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A snorkelling session on a film set, does this sound appealing to you? Head for Wallilabou Bay, where several scenes of the first opus of the series “Pirates of the Caribbean” were shot! At the foot of the “pirates arch” and all along the cliffs bordering the bay there is a magnificent reef drop off. Covered in corals, the reef hosts a very diverse marine life, among which moray eels, angelfish, boxfish and schools of damsels.
Wallilabou Bay is located on the western coast of Saint Vincent island. From Kingstown, the capital, it takes ½ hour by car (20 km) to get there. Access to the beach is free of charge. If you visit Saint Vincent and the Grenadines by boat, you can also travel to the small bay by sea.
We recommend you to get into the water on the Northern tip of the beach (on your right if you are facing the sea). This way you are close to the area recommended for snorkeling.
The snorkelling area includes the rocky and reef seabeds which stretch from the beach to the notorious “pirates arch”, which served as setting for “Pirates of the Caribbean” movie (see the map).
Along the cliff, one can discover a diverse underwaterscape, formed of rock slides and steep walls, interspersed by sandy areas. In this location the depth of the water is on average between 3 and 25ft (1-8m). The seabed is covered everywhere by a wide variety of gorgonians, colorful sponges (especially yellow tubular sponges) and some stony corals.
The preserved seabeds of Wallilabou Bay allow visitors to observe a wide variety of fish. Hundreds of damselfish swim right below the surface of the water, while trumpetfish, bigeye trevally, butterflyfish revolve around the reef. At times we may catch a rock beauty hiding in the shadows of the rocks, or a spotted moray eel snaking its way among the gorgonians. Bluehead wrasse, boxfish and blue tang are also common in this area.
The water is generally very clear in this location and the sea is calm. Do not get into the water if the sea seems restless. Please note that you must swim for almost 450 m in order to reach the arch from the beach. Stay within the limits of your physical abilities, especially since the reef already offers a beautiful landscape a few hundred meters from the beach.
In Wallilabou Bay there are a few bars and restaurants all along the beach.
These spots are accessible to anyone with basic snorkeling skills, and feeling comfortable in the water and with his snorkeling gear. You will enter the water from the shore (beach, pontoon, ladder, rocks) or from a boat. The water height in the sea entrance area is reasonable, but you will not necessarily be within your depth. Moderate currents can occur in the area, even when the sea conditions are good. The distance to swim to reach the most interesting snorkeling areas of the spot does not exceed 200 meters.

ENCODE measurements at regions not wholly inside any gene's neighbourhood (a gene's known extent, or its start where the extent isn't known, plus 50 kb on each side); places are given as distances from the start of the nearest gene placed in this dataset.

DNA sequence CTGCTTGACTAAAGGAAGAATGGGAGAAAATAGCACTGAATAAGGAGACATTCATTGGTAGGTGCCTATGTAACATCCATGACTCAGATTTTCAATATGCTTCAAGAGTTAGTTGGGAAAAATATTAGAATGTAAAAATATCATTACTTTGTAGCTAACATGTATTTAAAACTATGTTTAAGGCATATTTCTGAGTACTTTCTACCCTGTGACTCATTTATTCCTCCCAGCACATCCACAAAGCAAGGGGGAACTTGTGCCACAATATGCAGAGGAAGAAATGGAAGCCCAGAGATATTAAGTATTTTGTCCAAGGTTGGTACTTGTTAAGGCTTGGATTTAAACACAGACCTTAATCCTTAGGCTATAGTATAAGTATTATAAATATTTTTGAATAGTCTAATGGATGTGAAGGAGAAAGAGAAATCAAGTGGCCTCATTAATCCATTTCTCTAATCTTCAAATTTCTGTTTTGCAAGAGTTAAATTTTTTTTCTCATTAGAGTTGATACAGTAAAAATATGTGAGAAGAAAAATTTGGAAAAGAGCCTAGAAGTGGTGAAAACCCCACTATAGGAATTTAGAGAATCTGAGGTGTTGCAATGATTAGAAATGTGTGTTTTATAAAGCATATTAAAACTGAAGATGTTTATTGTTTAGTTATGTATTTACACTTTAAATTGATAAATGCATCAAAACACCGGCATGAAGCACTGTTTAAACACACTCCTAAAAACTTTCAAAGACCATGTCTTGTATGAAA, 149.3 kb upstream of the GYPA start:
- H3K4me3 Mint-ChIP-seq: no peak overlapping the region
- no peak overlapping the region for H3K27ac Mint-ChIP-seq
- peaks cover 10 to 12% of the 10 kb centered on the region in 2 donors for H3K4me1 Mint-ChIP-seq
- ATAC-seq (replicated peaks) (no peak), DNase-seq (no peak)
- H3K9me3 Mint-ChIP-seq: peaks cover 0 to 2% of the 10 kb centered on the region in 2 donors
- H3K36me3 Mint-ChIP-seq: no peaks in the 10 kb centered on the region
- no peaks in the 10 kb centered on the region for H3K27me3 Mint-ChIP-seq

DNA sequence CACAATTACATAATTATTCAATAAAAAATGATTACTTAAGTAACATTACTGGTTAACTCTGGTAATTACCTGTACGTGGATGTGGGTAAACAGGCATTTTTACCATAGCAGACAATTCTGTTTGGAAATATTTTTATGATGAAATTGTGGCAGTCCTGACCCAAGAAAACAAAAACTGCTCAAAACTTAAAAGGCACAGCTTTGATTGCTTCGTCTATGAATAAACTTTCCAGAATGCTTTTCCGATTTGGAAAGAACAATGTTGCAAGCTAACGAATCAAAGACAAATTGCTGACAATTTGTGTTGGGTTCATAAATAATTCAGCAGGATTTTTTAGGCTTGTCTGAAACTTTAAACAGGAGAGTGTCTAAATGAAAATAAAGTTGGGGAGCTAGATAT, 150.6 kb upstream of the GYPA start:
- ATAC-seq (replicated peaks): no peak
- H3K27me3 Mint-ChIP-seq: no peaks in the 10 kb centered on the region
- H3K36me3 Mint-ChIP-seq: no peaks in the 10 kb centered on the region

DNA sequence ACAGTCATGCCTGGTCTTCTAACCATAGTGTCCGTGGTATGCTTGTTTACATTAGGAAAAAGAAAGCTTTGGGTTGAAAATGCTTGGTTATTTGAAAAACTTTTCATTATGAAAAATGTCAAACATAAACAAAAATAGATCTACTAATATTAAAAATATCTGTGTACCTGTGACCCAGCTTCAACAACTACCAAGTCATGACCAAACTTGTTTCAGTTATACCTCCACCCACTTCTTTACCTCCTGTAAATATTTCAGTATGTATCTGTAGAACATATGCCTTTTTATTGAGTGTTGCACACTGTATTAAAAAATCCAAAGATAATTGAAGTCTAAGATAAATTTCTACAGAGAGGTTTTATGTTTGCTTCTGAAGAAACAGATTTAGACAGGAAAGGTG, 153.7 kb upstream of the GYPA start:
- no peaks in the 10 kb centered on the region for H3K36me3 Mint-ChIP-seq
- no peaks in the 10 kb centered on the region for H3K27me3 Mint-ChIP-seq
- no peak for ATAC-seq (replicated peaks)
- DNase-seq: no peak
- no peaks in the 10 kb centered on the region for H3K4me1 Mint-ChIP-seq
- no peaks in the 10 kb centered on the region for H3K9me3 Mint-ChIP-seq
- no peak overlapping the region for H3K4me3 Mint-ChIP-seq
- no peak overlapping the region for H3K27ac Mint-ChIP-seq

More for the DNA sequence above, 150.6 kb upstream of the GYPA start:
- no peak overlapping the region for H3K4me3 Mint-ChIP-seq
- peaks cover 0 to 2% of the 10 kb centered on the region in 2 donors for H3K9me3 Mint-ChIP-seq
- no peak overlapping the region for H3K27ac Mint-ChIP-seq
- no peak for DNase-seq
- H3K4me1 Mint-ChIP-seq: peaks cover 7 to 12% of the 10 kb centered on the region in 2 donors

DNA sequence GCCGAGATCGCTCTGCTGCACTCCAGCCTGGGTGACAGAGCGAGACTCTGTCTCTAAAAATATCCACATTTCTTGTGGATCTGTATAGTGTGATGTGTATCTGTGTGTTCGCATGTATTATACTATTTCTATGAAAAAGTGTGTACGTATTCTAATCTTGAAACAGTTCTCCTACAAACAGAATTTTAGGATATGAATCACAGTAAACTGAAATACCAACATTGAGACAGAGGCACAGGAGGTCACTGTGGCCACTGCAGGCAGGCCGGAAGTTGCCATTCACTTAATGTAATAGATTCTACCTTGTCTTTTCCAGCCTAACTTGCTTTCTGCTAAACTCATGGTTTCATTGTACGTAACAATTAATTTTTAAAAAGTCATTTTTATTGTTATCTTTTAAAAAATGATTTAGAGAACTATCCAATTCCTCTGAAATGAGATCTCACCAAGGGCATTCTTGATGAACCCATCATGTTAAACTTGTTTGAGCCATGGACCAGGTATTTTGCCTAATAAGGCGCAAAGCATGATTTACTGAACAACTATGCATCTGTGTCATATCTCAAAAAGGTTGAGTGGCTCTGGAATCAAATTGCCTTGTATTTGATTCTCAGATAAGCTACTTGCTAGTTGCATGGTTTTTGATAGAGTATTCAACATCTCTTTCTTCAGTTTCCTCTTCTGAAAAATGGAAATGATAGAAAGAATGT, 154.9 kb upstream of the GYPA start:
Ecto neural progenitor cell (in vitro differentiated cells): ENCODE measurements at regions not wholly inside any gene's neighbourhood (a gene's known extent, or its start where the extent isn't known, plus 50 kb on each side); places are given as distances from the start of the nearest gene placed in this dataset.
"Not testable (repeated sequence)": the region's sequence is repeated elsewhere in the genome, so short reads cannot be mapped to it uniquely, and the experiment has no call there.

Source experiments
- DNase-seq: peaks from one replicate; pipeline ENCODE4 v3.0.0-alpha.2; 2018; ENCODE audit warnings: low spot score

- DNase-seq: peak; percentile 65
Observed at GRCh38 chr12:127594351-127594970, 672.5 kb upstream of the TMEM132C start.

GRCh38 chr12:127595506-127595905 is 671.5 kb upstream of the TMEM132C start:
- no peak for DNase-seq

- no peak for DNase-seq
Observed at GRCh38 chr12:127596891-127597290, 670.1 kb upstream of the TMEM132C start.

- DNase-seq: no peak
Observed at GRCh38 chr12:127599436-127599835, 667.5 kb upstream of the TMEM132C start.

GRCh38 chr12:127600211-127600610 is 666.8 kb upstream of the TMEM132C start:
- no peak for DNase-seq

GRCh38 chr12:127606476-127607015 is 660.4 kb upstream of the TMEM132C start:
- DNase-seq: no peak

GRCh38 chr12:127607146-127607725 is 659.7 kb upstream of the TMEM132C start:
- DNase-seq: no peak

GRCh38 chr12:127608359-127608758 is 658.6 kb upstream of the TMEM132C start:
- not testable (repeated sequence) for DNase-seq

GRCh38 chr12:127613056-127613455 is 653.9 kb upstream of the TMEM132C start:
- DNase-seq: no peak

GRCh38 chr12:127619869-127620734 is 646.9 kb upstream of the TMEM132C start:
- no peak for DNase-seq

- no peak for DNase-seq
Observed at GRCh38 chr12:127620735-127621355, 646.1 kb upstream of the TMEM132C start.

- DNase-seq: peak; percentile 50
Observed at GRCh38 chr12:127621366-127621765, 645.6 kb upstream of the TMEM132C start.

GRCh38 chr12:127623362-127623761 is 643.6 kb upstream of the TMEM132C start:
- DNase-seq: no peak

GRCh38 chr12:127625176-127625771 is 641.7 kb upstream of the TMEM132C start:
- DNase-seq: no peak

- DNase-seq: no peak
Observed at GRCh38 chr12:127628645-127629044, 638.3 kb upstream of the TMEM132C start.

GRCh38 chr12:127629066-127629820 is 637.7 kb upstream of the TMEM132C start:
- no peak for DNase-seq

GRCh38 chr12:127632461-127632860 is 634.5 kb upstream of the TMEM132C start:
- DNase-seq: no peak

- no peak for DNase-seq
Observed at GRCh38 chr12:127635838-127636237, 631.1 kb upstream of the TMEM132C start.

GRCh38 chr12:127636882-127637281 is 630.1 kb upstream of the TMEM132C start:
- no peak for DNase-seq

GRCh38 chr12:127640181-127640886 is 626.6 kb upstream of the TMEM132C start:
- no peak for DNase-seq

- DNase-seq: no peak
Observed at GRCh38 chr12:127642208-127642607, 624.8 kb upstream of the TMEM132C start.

This level only apply when the spot experiences optimal sea and/or weather conditions. It is not applicable if the sea and/or weather conditions deteriorate, in particular in the presence of rough sea, rain, strong wind, unusual current, large tides, waves and/or swell. You can find more details about the definition of our snorkeling levels on our snorkeling safety page.
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Snorkeling spots are part of a wild environment and their aspect can be significantly altered by weather, seasons, sea conditions, human impact and climate events (storms, hurricanes, seawater-warming episodes…). The consequences can be an alteration of the seabed (coral bleaching, coral destruction, and invasive seagrass), a poor underwater visibility, or a decrease of the sea life present in the area. Snorkeling Report makes every effort to ensure that all the information displayed on this website is accurate and up-to-date, but no guarantee is given that the underwater visibility and seabed aspect will be exactly as described on this page the day you will snorkel the spot. If you recently snorkeled this area and noticed some changes compared to the information contained on this page, please contact us.
The data contained in this website is for general information purposes only, and is not legal advice. It is intended to provide snorkelers with the information that will enable them to engage in safe and enjoyable snorkeling, and it is not meant as a substitute for swim level, physical condition, experience, or local knowledge. Remember that all marine activities, including snorkeling, are potentially dangerous, and that you enter the water at your own risk. You must take an individual weather, sea conditions and hazards assessment before entering the water. If snorkeling conditions are degraded, postpone your snorkeling or select an alternate site. Know and obey local laws and regulations, including regulated areas, protected species, wildlife interaction and dive flag laws.